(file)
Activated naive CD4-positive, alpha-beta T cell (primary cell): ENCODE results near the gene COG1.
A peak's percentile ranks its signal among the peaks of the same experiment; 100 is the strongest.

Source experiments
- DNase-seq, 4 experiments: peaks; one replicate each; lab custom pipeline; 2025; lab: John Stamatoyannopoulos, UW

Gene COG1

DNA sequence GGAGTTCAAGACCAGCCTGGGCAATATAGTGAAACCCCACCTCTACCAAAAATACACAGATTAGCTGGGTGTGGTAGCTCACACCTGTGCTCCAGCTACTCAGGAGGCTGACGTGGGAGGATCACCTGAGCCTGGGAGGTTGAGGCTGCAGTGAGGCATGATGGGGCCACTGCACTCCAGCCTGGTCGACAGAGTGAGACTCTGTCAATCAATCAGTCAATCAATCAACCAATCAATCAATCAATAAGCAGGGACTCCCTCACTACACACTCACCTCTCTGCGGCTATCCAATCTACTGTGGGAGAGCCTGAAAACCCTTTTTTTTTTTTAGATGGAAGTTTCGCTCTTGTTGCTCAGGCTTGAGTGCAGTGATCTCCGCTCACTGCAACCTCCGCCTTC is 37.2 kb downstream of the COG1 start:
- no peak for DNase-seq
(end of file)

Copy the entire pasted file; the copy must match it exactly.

Activated naive CD4-positive, alpha-beta T cell (primary cell): ENCODE results near the gene COG1.
A peak's percentile ranks its signal among the peaks of the same experiment; 100 is the strongest.

Source experiments
- DNase-seq, 4 experiments: peaks; one replicate each; lab custom pipeline; 2025; lab: John Stamatoyannopoulos, UW

Gene COG1

DNA sequence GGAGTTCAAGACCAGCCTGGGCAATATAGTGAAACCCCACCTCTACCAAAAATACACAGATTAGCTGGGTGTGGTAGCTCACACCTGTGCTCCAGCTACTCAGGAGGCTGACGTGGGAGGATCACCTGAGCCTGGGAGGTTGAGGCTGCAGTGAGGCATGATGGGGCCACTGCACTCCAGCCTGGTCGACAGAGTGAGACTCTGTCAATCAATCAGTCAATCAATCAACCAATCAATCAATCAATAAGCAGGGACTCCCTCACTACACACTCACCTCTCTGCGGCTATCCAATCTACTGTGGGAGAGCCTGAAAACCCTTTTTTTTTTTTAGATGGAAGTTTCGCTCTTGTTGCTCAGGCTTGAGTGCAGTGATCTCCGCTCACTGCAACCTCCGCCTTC is 37.2 kb downstream of the COG1 start:
- no peak for DNase-seq